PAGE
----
By Marcia Frellick : chicagobooth – excerpt
While the era of app-based ridehailing services, such as Uber and Lyft, has been credited with keeping more impaired drivers off the road, increasing job opportunities and offering new levels of convenience, it is also linked with more congestion and traffic deaths.
The arrival of ridehailing is associated with an increase of approximately 3 percent in the number of motor vehicle fatalities and fatal accidents, according to research from the University of Chicago Booth School of Business.
The researchers used the staggered roll-out dates from Uber and Lyft to review the eight quarters before and after ridehailing adoption in large U.S. cities from 2001 to 2016—analyzing traffic volume, transportation choices and accidents to arrive at their conclusion.
The documented increase in accidents appears to persist and even increase over time, and that rate has stayed steady through weekdays, weeknights, weekend days and weekend nights, according to John Barrios, assistant professor at Chicago Booth, and Yale V. Hochberg and Hanyi Yi, both of Rice University, in the working paper, The Cost of Convenience: Ridehailing and Traffic Fatalities….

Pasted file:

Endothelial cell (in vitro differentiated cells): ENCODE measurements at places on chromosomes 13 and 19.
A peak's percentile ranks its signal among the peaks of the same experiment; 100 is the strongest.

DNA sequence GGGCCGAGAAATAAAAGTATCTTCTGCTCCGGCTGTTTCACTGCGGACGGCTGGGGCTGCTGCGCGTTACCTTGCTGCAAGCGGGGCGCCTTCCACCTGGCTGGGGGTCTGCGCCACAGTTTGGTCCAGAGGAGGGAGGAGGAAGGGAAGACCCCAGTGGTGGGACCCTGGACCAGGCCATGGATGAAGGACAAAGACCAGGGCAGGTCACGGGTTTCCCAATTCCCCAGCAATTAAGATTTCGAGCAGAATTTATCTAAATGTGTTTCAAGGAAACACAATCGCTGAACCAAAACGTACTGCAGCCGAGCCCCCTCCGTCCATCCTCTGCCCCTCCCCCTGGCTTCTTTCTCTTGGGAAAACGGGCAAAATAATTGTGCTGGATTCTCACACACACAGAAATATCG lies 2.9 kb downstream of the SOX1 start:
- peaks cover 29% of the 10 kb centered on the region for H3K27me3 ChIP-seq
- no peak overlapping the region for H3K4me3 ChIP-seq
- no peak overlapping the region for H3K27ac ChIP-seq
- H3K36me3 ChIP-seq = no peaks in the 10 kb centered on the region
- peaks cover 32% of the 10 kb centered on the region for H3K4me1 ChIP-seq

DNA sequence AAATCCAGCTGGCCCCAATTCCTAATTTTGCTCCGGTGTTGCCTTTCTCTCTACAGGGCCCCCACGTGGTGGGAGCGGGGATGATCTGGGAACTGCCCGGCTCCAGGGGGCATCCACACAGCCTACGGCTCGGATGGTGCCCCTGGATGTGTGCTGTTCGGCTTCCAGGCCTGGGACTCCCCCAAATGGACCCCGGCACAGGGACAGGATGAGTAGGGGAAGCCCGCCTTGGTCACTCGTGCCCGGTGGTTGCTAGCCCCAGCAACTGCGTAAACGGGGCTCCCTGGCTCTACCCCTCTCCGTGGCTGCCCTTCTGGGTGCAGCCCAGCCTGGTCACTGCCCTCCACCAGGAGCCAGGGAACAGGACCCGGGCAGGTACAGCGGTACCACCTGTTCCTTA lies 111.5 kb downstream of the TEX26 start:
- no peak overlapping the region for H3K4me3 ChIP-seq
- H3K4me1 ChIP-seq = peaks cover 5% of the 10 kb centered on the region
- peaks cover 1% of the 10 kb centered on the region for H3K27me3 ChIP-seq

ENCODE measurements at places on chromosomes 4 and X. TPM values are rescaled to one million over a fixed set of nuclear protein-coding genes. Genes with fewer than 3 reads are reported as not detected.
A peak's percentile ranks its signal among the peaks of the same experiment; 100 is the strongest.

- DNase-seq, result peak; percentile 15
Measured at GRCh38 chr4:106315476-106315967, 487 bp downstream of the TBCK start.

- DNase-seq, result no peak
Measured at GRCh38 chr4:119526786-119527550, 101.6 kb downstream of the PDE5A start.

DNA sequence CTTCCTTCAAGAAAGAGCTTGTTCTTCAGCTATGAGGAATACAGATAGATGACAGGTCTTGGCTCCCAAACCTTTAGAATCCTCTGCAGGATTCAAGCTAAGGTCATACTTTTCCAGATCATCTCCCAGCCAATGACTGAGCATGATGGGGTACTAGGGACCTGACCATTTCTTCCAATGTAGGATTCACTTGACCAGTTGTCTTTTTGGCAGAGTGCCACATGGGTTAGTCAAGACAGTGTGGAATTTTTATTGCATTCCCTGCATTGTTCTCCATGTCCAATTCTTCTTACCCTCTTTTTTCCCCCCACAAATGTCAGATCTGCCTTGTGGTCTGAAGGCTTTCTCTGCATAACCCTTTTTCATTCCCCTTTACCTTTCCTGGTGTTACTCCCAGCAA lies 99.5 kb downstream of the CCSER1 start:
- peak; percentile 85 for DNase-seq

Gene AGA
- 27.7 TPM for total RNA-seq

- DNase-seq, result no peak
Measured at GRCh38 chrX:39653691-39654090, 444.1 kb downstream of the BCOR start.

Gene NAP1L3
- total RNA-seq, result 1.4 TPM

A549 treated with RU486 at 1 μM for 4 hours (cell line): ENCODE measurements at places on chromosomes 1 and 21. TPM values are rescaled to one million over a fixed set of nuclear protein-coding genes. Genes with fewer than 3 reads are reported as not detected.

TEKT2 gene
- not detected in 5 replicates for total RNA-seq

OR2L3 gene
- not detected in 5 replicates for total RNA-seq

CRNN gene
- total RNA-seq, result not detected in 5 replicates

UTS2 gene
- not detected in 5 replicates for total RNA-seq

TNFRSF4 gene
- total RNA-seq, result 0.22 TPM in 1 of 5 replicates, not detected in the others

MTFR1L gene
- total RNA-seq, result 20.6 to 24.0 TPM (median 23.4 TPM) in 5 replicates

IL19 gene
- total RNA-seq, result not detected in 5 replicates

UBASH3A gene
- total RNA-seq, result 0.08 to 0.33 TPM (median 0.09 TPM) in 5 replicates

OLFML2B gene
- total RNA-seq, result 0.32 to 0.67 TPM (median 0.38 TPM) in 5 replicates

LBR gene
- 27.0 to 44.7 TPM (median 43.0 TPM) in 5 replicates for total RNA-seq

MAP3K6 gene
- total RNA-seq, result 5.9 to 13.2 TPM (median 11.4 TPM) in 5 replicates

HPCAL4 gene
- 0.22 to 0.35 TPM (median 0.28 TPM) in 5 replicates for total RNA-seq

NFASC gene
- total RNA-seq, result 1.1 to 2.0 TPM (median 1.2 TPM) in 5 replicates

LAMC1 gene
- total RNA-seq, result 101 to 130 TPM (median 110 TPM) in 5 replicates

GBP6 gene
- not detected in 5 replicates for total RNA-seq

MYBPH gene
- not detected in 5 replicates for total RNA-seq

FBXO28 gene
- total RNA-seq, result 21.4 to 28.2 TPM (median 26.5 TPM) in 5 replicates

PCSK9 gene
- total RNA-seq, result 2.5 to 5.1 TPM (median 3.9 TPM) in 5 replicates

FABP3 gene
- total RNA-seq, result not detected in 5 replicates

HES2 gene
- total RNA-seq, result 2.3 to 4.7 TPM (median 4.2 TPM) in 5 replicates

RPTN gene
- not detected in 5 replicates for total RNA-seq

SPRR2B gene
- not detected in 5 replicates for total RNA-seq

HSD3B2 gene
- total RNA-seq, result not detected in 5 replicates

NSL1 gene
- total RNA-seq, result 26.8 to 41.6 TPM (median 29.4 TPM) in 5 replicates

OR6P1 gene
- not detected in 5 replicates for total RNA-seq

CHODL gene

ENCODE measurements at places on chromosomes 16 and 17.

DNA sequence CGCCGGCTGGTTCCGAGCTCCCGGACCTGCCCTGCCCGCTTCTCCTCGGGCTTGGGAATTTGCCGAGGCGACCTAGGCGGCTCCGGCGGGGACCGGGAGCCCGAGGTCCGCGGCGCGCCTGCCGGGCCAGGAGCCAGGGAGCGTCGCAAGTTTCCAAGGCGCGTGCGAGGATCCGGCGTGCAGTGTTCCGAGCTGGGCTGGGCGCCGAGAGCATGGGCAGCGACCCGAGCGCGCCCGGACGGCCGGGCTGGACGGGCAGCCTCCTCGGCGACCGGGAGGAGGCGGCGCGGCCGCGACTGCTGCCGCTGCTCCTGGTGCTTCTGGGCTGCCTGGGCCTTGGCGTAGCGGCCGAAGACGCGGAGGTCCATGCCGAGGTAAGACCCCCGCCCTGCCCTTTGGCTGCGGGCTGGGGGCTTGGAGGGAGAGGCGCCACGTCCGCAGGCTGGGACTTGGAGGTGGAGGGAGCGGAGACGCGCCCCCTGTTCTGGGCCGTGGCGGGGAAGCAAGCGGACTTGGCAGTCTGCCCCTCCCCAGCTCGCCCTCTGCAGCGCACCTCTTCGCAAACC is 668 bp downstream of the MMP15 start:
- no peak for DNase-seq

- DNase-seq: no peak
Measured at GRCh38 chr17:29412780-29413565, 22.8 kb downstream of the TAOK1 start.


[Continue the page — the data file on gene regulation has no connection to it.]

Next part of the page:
Ridehailing has put more cars on the road, and that has meant more accidents, injuries, and deaths involving drivers, passengers, bikers, and pedestrians, the study says…
While the authors note that ridehailing benefits are undeniable, such as providing safe and affordable transportation options, more carpooling for riders, and job opportunities for drivers, they emphasize that, “still, the annual cost in human lives is nontrivial.” Instead, they view the essential contribution of their study as “pointing to the need for further research and debate about the overall cost-benefit tradeoff of ridehailing.”